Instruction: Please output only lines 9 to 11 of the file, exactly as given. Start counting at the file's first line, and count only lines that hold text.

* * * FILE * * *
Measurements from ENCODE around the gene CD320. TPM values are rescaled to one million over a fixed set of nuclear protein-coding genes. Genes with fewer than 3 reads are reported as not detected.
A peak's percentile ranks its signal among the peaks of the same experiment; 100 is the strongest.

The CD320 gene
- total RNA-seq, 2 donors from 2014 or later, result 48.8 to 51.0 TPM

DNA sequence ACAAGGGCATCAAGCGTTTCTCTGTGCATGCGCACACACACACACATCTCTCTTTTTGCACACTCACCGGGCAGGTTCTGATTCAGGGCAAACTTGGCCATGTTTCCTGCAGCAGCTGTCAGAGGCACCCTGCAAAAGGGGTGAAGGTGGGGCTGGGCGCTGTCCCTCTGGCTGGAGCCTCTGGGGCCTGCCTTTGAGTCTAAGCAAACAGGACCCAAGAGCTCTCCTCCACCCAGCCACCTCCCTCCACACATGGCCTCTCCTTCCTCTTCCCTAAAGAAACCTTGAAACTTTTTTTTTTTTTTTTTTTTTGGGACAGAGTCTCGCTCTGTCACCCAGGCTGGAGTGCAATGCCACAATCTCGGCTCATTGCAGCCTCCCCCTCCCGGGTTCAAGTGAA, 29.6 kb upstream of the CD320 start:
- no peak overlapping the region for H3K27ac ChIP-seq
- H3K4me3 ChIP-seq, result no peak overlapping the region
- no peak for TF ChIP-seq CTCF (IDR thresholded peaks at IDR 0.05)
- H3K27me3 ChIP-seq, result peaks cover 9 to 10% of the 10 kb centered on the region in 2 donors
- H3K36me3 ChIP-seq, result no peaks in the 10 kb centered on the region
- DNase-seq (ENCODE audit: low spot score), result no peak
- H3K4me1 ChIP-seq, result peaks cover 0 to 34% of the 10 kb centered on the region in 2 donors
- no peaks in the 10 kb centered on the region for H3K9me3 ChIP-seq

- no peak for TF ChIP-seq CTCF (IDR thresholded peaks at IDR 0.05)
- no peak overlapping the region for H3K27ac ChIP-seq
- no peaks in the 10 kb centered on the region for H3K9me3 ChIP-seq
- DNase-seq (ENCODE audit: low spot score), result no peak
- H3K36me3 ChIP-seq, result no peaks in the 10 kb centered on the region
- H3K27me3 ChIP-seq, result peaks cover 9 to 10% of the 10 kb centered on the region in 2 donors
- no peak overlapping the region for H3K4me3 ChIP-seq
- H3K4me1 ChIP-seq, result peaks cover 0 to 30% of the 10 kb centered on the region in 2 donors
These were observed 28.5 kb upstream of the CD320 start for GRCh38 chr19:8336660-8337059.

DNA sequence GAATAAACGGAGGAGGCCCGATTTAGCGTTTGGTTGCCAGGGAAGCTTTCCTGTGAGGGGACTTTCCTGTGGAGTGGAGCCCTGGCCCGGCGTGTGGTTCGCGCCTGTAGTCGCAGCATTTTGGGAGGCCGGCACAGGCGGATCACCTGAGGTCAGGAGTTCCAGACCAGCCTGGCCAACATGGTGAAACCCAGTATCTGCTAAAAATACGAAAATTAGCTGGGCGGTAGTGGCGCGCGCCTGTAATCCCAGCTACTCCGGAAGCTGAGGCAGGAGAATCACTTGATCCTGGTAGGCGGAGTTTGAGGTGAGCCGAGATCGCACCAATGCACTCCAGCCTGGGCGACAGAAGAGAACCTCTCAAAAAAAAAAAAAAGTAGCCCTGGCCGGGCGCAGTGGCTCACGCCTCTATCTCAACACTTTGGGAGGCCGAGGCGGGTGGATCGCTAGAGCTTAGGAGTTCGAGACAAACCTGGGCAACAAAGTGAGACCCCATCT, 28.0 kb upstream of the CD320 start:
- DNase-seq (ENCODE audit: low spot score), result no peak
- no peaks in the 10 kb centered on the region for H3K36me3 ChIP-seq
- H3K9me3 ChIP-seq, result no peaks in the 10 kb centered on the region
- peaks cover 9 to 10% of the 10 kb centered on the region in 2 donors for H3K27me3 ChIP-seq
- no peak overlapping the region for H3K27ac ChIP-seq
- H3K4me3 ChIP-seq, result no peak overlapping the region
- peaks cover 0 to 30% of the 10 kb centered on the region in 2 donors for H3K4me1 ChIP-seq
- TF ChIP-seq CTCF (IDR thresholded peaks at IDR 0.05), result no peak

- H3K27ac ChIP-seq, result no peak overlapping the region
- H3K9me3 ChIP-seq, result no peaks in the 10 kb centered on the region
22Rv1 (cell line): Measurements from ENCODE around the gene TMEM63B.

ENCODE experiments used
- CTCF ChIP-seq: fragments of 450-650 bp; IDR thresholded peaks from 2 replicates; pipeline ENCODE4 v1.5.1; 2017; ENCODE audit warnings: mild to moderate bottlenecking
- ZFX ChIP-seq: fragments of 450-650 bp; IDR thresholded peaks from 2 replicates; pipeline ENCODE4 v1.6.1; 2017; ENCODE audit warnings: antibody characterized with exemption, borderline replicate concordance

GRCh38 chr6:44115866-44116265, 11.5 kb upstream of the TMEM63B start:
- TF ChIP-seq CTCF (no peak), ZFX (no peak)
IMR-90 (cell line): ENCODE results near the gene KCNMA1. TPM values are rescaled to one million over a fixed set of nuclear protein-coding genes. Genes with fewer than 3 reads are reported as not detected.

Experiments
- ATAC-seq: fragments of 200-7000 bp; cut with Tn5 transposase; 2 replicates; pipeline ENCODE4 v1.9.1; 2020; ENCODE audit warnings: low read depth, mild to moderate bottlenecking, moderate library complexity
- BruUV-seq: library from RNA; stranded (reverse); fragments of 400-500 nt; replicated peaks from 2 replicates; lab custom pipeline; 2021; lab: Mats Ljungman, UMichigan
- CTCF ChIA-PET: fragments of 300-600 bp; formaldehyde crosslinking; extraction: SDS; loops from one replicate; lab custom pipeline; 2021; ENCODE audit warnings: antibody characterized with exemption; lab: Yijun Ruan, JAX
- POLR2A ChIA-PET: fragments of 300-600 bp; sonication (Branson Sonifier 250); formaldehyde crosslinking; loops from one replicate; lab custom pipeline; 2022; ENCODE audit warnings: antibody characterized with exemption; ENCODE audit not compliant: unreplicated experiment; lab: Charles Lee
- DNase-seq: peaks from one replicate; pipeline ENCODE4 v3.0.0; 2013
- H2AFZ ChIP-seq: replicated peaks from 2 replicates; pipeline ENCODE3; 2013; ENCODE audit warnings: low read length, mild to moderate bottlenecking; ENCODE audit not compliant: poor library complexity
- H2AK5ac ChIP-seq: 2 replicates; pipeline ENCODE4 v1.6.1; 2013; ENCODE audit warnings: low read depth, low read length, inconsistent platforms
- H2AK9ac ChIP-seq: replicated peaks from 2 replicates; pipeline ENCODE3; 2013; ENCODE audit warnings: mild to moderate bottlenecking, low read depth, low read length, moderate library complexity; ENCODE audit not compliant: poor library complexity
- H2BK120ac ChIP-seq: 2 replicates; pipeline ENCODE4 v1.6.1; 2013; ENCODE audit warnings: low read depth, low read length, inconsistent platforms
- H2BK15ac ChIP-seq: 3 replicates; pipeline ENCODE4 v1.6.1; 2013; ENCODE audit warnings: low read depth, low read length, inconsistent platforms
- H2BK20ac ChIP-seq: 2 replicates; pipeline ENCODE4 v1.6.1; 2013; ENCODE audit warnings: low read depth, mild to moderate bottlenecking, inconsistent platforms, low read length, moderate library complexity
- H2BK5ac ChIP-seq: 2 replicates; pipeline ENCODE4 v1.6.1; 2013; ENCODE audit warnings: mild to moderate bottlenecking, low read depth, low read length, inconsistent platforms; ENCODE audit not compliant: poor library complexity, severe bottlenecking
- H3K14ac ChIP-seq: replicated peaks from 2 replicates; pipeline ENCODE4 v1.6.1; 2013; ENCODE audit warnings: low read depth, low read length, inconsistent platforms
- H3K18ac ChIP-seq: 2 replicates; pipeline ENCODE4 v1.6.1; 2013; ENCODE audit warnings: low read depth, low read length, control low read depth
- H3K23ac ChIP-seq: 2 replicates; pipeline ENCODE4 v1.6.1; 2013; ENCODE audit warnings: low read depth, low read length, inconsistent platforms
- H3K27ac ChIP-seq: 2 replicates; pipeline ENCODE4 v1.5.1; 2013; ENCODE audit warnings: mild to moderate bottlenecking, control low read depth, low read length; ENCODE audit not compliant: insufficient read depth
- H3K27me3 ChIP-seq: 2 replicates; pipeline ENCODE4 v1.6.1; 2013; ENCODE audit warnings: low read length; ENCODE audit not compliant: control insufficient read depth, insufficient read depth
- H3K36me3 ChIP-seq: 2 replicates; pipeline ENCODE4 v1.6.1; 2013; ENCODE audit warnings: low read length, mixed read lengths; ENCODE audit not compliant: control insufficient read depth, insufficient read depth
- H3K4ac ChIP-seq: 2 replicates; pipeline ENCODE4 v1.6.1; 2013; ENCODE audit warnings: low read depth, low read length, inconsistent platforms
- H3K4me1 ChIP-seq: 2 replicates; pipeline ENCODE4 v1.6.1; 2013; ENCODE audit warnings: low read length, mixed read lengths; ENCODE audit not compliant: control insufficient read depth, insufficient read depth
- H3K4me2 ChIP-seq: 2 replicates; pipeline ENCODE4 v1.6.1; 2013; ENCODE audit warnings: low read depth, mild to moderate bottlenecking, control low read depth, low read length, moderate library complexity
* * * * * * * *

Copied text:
- H3K27me3 ChIP-seq, result peaks cover 9 to 10% of the 10 kb centered on the region in 2 donors
- H3K36me3 ChIP-seq, result no peaks in the 10 kb centered on the region
- DNase-seq (ENCODE audit: low spot score), result no peak